Marketing Blunders, Part 4: Think Before You Act

The year is 2006. On the streets of Spain, a woman slows down on her scooter and hands a passing man a card with a phone number on it. The lucky recipient pockets the card, thrilled. 

Much to his surprise, when he calls, he discovers that the phone number goes to a customer representative at a Vespa scooter dealership. The woman was an actor, and the whole encounter was a marketing ploy. 

And this “marketing technique” repeated itself all over Spain, leading to some very disgruntled Spaniards.


The Bait-and-Switch

This marketing campaign was actually used in 2006. Models were hired to ride around on Vespa scooters, hang out with men, and give out “their” numbers. 

Unsurprisingly, the number of phone calls to their dealership skyrocketed! 

So the marketing technique was a success, right? Or was it?

Sure, it’s a clever trick. But so what? The consumer isn’t handing out awards. He’s a buyer, and when he finds out that he’s been swindled he won’t be amused — just angry.

Eye-catching marketing techniques like the bait-and-switch may seem effective, and other marketing professionals may even appreciate their creativity. But you’re not trying to woo marketing experts; you’re trying to secure new customers. The bottom line: Think about your customer’s perspective, not your own.

The Love Letter

If you think Vespa’s marketing campaign was strange, compare it to one launched by Italian carmaker Fiat back in 1994. They sent 50,000 anonymous love letters to women in Spain, leaving no indication that they were from a car dealership. Instead, they looked like they were from a “secret admirer” (or possibly a stalker).

Some women became nervous to leave their homes. One asked for relatives to escort her on errands for her own safety.

Recipients of the letters had to wait a full four days before they received a second letter with a “Fiat” signature and an attached brochure.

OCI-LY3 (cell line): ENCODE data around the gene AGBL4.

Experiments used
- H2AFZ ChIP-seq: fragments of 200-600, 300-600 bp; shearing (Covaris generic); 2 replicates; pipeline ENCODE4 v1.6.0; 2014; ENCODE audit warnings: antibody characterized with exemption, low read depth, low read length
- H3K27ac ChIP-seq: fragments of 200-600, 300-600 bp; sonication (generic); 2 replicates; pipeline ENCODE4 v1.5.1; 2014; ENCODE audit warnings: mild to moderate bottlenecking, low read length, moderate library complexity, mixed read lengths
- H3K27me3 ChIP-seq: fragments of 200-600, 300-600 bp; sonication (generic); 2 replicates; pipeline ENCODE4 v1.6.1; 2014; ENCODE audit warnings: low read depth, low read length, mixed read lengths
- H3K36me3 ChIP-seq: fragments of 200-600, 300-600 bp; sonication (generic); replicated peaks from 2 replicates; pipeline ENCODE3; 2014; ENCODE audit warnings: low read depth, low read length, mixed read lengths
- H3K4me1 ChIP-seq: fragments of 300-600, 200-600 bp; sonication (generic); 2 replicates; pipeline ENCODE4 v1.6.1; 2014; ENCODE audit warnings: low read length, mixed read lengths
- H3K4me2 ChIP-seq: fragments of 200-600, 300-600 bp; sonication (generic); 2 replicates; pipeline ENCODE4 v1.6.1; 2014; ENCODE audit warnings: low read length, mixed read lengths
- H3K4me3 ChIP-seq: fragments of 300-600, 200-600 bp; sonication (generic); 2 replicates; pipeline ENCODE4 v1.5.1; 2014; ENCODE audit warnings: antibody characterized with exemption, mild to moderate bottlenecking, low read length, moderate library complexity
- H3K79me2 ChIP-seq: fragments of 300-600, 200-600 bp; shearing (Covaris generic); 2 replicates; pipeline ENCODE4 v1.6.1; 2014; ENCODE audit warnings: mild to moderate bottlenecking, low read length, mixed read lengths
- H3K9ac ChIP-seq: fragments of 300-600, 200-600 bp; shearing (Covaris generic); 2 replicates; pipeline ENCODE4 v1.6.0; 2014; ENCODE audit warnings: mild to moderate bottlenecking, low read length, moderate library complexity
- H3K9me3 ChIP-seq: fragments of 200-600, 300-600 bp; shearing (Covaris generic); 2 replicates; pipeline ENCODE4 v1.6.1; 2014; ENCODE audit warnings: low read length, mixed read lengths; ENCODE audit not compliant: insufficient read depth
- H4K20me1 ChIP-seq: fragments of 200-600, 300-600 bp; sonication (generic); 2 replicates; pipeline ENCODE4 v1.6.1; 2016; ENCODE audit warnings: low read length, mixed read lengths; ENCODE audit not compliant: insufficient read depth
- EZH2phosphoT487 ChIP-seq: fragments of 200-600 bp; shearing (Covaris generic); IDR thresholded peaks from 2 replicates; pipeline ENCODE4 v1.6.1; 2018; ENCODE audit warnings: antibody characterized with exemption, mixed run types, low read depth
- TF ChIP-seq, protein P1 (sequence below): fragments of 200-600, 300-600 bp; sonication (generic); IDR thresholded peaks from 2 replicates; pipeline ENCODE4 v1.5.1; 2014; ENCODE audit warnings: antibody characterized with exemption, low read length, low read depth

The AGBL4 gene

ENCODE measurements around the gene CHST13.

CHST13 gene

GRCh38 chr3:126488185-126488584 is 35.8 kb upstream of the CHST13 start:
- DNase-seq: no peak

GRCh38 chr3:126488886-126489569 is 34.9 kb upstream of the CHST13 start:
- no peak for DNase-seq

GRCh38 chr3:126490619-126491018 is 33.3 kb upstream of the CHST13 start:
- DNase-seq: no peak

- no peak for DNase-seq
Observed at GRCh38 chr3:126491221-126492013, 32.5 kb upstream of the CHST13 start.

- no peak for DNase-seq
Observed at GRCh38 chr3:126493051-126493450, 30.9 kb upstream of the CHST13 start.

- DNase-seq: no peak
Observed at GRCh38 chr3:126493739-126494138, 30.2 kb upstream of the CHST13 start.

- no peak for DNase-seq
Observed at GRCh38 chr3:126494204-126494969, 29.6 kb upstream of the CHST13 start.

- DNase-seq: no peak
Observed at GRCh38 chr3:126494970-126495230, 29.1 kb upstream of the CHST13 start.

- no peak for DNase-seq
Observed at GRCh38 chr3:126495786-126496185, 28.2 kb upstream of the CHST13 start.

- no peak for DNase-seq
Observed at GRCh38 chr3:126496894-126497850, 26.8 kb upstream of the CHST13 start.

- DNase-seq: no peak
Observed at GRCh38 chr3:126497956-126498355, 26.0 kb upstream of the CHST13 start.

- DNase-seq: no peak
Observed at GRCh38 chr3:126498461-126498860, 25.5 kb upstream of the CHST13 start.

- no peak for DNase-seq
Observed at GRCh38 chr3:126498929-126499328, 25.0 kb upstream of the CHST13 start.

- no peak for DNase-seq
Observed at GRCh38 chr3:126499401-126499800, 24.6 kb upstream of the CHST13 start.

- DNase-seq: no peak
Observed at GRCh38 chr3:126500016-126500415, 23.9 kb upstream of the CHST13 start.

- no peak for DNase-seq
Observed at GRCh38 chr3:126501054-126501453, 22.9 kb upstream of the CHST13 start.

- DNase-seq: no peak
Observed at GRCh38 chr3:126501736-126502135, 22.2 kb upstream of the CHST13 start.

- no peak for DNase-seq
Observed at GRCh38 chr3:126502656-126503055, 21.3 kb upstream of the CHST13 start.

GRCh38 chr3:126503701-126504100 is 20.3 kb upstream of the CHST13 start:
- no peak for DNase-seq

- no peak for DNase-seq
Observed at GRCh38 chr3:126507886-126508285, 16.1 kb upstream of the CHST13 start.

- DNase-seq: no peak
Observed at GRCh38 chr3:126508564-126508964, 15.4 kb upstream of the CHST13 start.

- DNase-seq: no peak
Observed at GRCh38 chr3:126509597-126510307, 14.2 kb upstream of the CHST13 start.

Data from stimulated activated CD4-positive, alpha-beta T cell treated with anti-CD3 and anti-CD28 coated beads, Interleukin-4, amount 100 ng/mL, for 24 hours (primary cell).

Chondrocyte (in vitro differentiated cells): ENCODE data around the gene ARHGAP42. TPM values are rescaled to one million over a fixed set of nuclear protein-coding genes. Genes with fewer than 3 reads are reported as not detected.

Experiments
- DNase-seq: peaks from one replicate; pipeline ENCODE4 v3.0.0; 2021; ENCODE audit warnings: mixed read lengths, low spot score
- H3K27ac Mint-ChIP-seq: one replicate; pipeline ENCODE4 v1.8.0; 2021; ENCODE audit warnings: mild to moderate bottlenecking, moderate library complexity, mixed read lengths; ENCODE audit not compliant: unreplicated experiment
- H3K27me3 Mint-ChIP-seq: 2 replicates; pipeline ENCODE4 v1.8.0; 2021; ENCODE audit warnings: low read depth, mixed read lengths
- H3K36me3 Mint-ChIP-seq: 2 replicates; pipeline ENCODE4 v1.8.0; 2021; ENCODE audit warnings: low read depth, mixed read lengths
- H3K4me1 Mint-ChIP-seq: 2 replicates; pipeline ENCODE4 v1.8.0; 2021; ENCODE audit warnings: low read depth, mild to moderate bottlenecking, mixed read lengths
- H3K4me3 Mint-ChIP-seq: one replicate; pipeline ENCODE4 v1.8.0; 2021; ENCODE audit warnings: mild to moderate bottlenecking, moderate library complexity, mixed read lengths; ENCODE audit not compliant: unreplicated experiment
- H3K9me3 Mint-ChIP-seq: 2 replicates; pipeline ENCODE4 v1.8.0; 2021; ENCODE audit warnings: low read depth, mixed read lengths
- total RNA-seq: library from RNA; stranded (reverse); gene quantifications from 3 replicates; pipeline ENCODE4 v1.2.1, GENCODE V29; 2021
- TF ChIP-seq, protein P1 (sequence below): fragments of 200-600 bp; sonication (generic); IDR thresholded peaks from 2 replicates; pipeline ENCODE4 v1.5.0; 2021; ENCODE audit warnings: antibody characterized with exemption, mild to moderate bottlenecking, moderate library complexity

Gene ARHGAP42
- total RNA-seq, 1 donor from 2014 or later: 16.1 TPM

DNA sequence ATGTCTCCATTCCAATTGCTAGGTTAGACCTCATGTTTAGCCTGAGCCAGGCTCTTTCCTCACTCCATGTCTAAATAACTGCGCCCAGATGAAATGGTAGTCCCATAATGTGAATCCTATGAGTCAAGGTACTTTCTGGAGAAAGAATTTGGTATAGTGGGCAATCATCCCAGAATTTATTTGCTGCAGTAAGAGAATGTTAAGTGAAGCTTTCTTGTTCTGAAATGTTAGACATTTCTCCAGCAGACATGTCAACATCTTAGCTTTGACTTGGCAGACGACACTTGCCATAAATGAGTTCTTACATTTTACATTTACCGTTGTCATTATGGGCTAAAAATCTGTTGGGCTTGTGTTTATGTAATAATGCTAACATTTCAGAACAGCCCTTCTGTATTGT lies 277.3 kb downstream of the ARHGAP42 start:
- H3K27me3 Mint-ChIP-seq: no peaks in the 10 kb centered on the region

That probably calmed down many of the women who received the letters. But not enough: Several of the women slammed Fiat with a lawsuit. While the financial impact of the lawsuit was minimal (Fiat paid 155,000 Spanish pesetas, or about 1,100 USD), the damage to the company’s reputation was significant.

Where did the company go wrong? Sure, their concept was unique. It got everyone’s attention. Shockingly, they had even received positive results when they ran a pilot test. But just like Vespa, they failed to think about how the campaign would feel to the consumer.

Fear Tactics

One way that companies often make this mistake is through the use of fear tactics. While marketing can be used to motivate consumers to take action, and an ad that conveys a strong emotion can help with this, taking advantage of the emotion of fear may be perceived as in bad taste.

For example, a 2000 Nike Super Bowl commercial featured a female runner outrunning a chainsaw-wielding murderer.

While those at Nike’s annual shareholder meeting found the horror movie spoof to be humorous, many others vehemently disagreed. It was pulled off the air after NBC received thousands of disgusted phone calls and emails about the ad.

The Overpromise

In a different vein, sometimes a company can underestimate their consumer base.

For example, in 1992, Hoover ran a promotion that led to an extremely costly resolution. The company put out what seemed like an incredible deal, offering two complimentary round-trip tickets from the UK to the US (valued at about £600), to any consumer that bought at least £100 of Hoover products. They were assuming that many purchases would be far more than £100, and that most customers would be deterred by the extremely complex application process or would accidentally fail to meet all of the numerous terms to qualify.

To the company’s dismay, many customers took full advantage of the deal, buying the stated minimum of £100 of Hoover products purely in order to receive the flights. In fact, many customers viewed the deal as two round-trip tickets for £100, with a vacuum cleaner thrown in for free. When the company realized that it would never be able to finance all of the promised tickets, it reneged on the deal and canceled the promotion, prompting legal action from the intended recipients. The backlash of the scandal led to the sale of the European branch of Hoover to a competitor.

What do these marketing blunders have to do with your own company’s marketing? It can be easy to get swept up in an advertising campaign that seems incredibly creative, fully unique, and bound to catch the attention of your consumer base. But it’s important to stop and think about what the campaign will look like through the consumers’ eyes. Will they find it creepy? Terrifying? Patronizing? Offensive? Watch out, or it might backfire and become the world’s newest marketing blunder.

This article is part of the Marketing Blunders series. These articles discuss common marketing fiascos and how to avoid them. See all the articles in the series here.